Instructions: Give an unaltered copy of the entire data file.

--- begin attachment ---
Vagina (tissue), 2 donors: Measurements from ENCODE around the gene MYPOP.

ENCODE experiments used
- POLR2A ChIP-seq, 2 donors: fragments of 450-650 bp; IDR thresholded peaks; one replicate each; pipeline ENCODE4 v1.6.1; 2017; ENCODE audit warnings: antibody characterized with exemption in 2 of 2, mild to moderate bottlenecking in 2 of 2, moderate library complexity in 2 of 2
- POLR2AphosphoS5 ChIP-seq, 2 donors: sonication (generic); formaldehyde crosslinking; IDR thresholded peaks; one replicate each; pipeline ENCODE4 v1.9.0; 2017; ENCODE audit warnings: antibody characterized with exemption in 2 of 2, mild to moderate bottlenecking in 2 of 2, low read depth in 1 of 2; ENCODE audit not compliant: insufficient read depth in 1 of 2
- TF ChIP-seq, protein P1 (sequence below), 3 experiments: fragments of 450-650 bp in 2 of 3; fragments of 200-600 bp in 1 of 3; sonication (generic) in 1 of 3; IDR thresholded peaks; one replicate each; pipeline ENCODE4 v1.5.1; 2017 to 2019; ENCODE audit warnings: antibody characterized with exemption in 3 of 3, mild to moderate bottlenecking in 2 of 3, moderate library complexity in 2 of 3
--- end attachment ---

Vagina (tissue), 2 donors: Measurements from ENCODE around the gene MYPOP.

ENCODE experiments used
- POLR2A ChIP-seq, 2 donors: fragments of 450-650 bp; IDR thresholded peaks; one replicate each; pipeline ENCODE4 v1.6.1; 2017; ENCODE audit warnings: antibody characterized with exemption in 2 of 2, mild to moderate bottlenecking in 2 of 2, moderate library complexity in 2 of 2
- POLR2AphosphoS5 ChIP-seq, 2 donors: sonication (generic); formaldehyde crosslinking; IDR thresholded peaks; one replicate each; pipeline ENCODE4 v1.9.0; 2017; ENCODE audit warnings: antibody characterized with exemption in 2 of 2, mild to moderate bottlenecking in 2 of 2, low read depth in 1 of 2; ENCODE audit not compliant: insufficient read depth in 1 of 2
- TF ChIP-seq, protein P1 (sequence below), 3 experiments: fragments of 450-650 bp in 2 of 3; fragments of 200-600 bp in 1 of 3; sonication (generic) in 1 of 3; IDR thresholded peaks; one replicate each; pipeline ENCODE4 v1.5.1; 2017 to 2019; ENCODE audit warnings: antibody characterized with exemption in 3 of 3, mild to moderate bottlenecking in 2 of 3, moderate library complexity in 2 of 3